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16 bit audio can not exceed 96db signal to noise ratio.
While I defy you to hear a 96db SNR, since most of us have age or environment related hearing loss. Those are the facts.
Specs are specs, and that spec about CD-audio 116db snr is pretty blatantly false.
A red book CD is 16 bit 44.1khz.
And no SACD? Why not? The only cool thing about this is that it has digital outs, so you aren't locked into the DA converters that come with it.
All the talk of little arms and vibration dampening leaves me wondering. What is it's clock technology?
Vibration of optical discs may induce jitter in the data stream. However the error correcting that all optical disc players use to mitigate problems with dust and fingerprints should also mitigate vibration problems. It basically holds the digital audio in a buffer and reads things more than once to be sure. (there are more complicated things happening as well but that is one tactic). So what really matters is how solid the clock is when reading out the digital audio stream to the DA converter. If there is excess jitter in the clock, the audio will be edgy and harsh.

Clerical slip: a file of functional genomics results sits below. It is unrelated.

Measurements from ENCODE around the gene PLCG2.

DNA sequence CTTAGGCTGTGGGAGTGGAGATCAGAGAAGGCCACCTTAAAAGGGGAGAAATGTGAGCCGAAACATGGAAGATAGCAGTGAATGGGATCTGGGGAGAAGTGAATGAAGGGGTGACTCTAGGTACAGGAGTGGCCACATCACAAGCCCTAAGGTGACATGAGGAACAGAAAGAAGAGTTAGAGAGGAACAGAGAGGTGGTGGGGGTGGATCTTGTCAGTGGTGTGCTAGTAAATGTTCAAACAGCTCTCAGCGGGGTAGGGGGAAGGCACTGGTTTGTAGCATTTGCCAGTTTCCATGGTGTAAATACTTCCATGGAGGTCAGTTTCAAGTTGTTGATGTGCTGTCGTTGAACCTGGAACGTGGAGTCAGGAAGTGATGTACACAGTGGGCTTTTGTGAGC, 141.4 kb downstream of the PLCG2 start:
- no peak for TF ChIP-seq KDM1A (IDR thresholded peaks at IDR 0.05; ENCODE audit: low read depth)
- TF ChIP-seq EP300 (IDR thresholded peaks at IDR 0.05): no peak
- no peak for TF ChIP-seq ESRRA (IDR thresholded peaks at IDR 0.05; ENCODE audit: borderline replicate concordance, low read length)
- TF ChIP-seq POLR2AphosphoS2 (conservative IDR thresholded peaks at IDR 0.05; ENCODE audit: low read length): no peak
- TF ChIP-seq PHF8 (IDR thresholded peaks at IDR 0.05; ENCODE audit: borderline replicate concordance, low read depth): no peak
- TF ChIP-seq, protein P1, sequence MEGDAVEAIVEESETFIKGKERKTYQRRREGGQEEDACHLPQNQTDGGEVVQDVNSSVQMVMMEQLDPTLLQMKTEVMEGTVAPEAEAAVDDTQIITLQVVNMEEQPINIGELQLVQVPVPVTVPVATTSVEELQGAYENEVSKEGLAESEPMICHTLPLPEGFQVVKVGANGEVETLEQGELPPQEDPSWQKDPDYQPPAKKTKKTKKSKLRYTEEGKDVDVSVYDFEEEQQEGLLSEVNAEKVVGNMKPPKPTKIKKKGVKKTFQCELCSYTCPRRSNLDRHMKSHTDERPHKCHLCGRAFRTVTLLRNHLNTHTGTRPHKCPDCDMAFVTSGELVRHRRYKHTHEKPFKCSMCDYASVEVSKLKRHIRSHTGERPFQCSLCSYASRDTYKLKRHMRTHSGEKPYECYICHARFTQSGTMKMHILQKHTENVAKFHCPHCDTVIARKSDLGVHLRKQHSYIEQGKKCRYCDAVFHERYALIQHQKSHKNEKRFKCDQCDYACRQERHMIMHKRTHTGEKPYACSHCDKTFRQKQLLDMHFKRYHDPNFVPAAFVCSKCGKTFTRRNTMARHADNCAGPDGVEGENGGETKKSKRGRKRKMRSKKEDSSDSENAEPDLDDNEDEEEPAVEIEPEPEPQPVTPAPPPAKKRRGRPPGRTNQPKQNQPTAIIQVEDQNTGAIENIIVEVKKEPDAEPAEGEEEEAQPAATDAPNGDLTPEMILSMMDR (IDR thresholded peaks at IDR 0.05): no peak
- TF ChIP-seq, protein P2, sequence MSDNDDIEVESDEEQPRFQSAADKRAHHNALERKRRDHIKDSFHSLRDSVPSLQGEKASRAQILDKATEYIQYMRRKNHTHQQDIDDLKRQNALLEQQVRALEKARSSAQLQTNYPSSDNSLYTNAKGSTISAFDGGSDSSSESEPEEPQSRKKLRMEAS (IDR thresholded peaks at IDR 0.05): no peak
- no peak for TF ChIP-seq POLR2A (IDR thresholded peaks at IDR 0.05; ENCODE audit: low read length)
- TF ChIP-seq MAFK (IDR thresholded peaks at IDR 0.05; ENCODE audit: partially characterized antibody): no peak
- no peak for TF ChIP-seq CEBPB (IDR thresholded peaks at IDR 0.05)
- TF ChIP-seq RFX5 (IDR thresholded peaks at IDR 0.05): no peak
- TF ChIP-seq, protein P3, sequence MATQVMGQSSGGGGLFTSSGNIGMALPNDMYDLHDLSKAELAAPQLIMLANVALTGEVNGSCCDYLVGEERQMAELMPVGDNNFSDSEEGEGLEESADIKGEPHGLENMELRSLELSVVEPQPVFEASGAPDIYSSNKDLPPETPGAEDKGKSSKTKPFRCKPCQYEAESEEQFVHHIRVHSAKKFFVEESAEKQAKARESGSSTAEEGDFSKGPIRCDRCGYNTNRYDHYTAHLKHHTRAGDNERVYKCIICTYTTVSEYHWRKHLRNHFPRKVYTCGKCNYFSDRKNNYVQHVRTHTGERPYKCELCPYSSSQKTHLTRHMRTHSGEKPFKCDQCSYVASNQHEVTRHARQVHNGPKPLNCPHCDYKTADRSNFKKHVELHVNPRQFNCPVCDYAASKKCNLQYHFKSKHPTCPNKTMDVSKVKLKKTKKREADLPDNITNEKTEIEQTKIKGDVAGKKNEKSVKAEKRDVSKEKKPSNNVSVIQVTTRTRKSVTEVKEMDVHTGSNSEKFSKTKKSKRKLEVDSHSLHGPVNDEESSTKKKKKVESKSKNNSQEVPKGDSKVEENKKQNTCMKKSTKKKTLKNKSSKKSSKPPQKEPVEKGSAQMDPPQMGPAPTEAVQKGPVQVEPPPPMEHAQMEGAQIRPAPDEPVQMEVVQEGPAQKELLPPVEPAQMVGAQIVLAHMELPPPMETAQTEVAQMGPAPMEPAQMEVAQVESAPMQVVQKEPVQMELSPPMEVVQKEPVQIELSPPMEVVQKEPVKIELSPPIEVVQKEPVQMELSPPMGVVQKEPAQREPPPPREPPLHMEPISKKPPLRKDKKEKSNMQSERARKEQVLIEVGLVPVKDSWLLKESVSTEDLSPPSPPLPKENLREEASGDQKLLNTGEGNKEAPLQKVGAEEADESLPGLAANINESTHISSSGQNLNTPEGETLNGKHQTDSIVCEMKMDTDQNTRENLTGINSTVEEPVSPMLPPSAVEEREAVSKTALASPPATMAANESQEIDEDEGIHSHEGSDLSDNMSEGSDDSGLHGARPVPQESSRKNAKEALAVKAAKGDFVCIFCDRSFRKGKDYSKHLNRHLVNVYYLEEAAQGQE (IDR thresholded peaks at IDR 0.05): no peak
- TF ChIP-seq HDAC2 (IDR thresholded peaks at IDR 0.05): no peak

I'd buy this for $125 but $400+? lol
Ripping a CD once with Exact Audio Copy (and a cheap USB-based ROM reader) makes a hell of a lot more sense than dropping all this cash on vibration snake-oil.
Noise shaping can achieve a perceived SNR of up to 120dB with 16 bits. Besides, the unit supports 24bit playback and DSD.
You've confused dynamic range with signal to noise ratio. And while you are accurate that dynamic range of 16 bit redbook is 96db, with dither that theoretical maximum is 120db. So the remainder of your assertions are a little off target and not fully accurate. This does support dsd files ripped and then burned to disc but that is a bit of an odd implementation.